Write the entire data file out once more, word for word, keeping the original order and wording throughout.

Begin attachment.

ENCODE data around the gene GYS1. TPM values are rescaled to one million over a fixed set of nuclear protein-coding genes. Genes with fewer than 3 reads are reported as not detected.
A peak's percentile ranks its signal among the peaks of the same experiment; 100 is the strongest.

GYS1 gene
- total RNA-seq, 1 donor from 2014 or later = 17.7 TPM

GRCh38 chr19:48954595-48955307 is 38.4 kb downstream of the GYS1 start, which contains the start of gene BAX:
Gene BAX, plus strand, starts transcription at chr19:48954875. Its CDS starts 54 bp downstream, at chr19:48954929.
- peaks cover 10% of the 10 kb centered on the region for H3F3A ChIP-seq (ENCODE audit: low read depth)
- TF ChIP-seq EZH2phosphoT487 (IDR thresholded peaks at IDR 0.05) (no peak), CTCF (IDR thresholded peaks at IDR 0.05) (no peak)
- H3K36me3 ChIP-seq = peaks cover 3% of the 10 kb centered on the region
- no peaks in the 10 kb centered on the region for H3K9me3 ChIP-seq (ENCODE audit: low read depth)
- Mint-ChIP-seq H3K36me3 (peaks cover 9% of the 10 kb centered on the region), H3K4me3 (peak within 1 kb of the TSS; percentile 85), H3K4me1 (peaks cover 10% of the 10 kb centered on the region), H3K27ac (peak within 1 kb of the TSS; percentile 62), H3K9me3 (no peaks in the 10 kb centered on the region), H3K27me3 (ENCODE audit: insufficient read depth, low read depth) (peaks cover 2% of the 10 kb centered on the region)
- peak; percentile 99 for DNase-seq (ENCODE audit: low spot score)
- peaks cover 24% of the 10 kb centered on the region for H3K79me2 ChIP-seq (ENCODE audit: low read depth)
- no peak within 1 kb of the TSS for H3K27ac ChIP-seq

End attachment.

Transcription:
ENCODE data around the gene GYS1. TPM values are rescaled to one million over a fixed set of nuclear protein-coding genes. Genes with fewer than 3 reads are reported as not detected.
A peak's percentile ranks its signal among the peaks of the same experiment; 100 is the strongest.

GYS1 gene
- total RNA-seq, 1 donor from 2014 or later = 17.7 TPM

GRCh38 chr19:48954595-48955307 is 38.4 kb downstream of the GYS1 start, which contains the start of gene BAX:
Gene BAX, plus strand, starts transcription at chr19:48954875. Its CDS starts 54 bp downstream, at chr19:48954929.
- peaks cover 10% of the 10 kb centered on the region for H3F3A ChIP-seq (ENCODE audit: low read depth)
- TF ChIP-seq EZH2phosphoT487 (IDR thresholded peaks at IDR 0.05) (no peak), CTCF (IDR thresholded peaks at IDR 0.05) (no peak)
- H3K36me3 ChIP-seq = peaks cover 3% of the 10 kb centered on the region
- no peaks in the 10 kb centered on the region for H3K9me3 ChIP-seq (ENCODE audit: low read depth)
- Mint-ChIP-seq H3K36me3 (peaks cover 9% of the 10 kb centered on the region), H3K4me3 (peak within 1 kb of the TSS; percentile 85), H3K4me1 (peaks cover 10% of the 10 kb centered on the region), H3K27ac (peak within 1 kb of the TSS; percentile 62), H3K9me3 (no peaks in the 10 kb centered on the region), H3K27me3 (ENCODE audit: insufficient read depth, low read depth) (peaks cover 2% of the 10 kb centered on the region)
- peak; percentile 99 for DNase-seq (ENCODE audit: low spot score)
- peaks cover 24% of the 10 kb centered on the region for H3K79me2 ChIP-seq (ENCODE audit: low read depth)
- no peak within 1 kb of the TSS for H3K27ac ChIP-seq